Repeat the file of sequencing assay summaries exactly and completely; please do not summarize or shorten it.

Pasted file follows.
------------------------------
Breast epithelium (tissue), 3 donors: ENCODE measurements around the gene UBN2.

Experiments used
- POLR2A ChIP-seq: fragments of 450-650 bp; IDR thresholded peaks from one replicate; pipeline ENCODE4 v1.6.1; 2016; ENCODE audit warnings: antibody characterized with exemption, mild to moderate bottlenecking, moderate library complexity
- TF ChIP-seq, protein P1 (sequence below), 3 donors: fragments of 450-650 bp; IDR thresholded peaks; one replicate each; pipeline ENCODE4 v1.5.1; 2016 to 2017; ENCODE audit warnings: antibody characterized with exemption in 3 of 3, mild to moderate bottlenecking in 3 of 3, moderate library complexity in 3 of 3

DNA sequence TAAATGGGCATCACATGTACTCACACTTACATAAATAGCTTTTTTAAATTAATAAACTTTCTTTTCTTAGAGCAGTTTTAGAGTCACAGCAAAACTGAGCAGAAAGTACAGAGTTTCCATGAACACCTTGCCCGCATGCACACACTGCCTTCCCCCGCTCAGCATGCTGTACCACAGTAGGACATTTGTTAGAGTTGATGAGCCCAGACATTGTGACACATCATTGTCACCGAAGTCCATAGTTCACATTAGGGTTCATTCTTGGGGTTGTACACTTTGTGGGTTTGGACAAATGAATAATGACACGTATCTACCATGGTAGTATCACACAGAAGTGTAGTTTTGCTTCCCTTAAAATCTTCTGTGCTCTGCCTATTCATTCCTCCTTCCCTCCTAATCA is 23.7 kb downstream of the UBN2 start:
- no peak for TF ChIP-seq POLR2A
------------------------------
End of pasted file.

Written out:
Breast epithelium (tissue), 3 donors: ENCODE measurements around the gene UBN2.

Experiments used
- POLR2A ChIP-seq: fragments of 450-650 bp; IDR thresholded peaks from one replicate; pipeline ENCODE4 v1.6.1; 2016; ENCODE audit warnings: antibody characterized with exemption, mild to moderate bottlenecking, moderate library complexity
- TF ChIP-seq, protein P1 (sequence below), 3 donors: fragments of 450-650 bp; IDR thresholded peaks; one replicate each; pipeline ENCODE4 v1.5.1; 2016 to 2017; ENCODE audit warnings: antibody characterized with exemption in 3 of 3, mild to moderate bottlenecking in 3 of 3, moderate library complexity in 3 of 3

DNA sequence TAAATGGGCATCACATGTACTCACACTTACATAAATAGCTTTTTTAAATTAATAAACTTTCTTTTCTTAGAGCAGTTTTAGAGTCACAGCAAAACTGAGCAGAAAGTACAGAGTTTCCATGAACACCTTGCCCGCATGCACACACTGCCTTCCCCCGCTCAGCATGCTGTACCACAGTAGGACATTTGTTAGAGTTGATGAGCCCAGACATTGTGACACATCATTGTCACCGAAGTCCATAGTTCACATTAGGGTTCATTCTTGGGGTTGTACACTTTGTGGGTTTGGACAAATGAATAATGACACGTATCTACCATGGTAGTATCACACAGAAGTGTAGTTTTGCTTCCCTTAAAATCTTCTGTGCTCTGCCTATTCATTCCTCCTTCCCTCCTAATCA is 23.7 kb downstream of the UBN2 start:
- no peak for TF ChIP-seq POLR2A